The Part 1 student job might be their first contact with an architecture office, so there is a lot to learn. It takes time to understand the procedures that are in place in order to design, detail and build a project. James proved he was capable from very early when working on projects such as the Seven Lochs Wetland Park competition and the Glaze pavilion for Clerkenwell Design Week. All Part 1s need to learn to efficiently manage work load and understand the dynamics of the practice, organisational strategies and the best ways to communicate with colleagues.

Universities afford time for individual reflection and procrastination which is great, but project deadlines don’t offer this luxury, so quickly learning to understand and prioritise important facts and tasks can come as quite a shock! A year in practice is also a real education. More collaborative work at university would certainly help bring them closer to the real world office environment.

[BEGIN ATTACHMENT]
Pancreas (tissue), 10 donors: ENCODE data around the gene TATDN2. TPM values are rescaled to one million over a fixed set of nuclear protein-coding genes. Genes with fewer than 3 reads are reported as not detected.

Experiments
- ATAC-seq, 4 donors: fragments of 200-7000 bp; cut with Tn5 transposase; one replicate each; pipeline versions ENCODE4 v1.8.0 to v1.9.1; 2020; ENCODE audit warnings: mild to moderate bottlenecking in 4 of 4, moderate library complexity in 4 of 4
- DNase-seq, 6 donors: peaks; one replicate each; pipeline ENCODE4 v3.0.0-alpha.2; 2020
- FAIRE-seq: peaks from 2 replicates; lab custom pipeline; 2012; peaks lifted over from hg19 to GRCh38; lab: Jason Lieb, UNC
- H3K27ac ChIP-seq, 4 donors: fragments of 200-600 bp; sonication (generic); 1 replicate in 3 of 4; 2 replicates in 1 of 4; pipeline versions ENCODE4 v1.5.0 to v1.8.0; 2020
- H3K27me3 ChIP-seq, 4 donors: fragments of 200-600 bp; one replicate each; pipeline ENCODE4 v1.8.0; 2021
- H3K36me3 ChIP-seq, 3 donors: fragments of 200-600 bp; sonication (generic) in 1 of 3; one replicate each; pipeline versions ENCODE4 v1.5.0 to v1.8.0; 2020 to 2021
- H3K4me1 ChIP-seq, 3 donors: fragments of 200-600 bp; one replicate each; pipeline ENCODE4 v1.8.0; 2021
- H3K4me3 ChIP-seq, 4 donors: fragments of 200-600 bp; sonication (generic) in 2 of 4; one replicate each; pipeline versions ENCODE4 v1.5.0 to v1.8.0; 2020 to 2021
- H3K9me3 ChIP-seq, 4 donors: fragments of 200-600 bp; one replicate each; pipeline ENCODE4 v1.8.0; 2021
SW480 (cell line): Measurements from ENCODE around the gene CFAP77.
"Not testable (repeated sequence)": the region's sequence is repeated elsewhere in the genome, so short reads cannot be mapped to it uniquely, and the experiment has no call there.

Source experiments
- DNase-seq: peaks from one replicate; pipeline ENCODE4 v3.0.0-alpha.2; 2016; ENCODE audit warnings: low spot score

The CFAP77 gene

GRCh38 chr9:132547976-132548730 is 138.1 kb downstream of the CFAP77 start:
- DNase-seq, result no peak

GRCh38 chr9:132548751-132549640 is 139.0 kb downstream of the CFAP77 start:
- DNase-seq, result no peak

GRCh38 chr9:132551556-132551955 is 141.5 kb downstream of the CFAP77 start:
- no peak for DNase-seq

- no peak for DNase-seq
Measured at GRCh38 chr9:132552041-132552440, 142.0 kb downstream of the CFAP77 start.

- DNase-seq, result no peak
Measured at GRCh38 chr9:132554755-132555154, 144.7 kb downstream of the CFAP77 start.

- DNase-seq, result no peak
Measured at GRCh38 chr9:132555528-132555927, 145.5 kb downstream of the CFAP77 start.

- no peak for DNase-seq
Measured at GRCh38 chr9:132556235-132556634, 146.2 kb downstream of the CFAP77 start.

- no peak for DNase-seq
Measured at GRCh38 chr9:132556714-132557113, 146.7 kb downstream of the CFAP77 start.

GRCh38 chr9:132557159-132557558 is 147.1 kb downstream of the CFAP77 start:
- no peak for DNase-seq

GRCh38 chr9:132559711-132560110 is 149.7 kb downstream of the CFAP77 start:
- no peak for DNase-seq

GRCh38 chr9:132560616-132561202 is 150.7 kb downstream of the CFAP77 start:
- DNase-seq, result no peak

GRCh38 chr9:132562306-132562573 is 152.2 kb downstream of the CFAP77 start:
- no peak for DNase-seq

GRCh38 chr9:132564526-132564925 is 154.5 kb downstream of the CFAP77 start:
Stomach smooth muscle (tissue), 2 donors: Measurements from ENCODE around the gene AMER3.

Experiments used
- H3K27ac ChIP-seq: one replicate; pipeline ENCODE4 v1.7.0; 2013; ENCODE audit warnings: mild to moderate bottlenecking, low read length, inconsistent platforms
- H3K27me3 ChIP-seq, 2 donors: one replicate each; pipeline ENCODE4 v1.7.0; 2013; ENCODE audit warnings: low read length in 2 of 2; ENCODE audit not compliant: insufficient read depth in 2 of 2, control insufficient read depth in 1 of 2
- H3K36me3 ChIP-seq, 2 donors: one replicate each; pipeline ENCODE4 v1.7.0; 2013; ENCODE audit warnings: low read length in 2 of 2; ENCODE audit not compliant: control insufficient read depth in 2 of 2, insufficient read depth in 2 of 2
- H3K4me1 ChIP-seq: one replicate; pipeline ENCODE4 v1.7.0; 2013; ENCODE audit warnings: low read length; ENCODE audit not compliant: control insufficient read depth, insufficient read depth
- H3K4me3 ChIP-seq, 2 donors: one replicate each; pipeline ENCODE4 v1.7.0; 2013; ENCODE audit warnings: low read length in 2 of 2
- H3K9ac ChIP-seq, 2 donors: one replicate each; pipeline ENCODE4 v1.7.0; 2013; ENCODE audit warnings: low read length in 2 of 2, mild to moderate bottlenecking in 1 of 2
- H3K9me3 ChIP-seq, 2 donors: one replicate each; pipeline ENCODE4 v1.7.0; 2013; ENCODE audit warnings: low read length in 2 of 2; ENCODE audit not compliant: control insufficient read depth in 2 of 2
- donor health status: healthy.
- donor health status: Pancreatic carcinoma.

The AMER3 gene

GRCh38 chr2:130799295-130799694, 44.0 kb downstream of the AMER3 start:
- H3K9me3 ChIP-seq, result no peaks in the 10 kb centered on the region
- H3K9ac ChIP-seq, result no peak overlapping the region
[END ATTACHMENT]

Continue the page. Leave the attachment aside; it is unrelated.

On the flip side new graduates are often more au fait with latest tech so there is an element of reverse mentoring in the hire of a Part 1 which can be a great asset to the office. Great Part 1s ask great questions, they are hungry for information. This attitude can make more experienced architects pause to think about why and how they do things. James is a highly valued member of the team and though we are sorry to see him go we look forward to hearing all about his achievements in his Part 2. I think he will feel confident heading back to study with the experience he gained in practice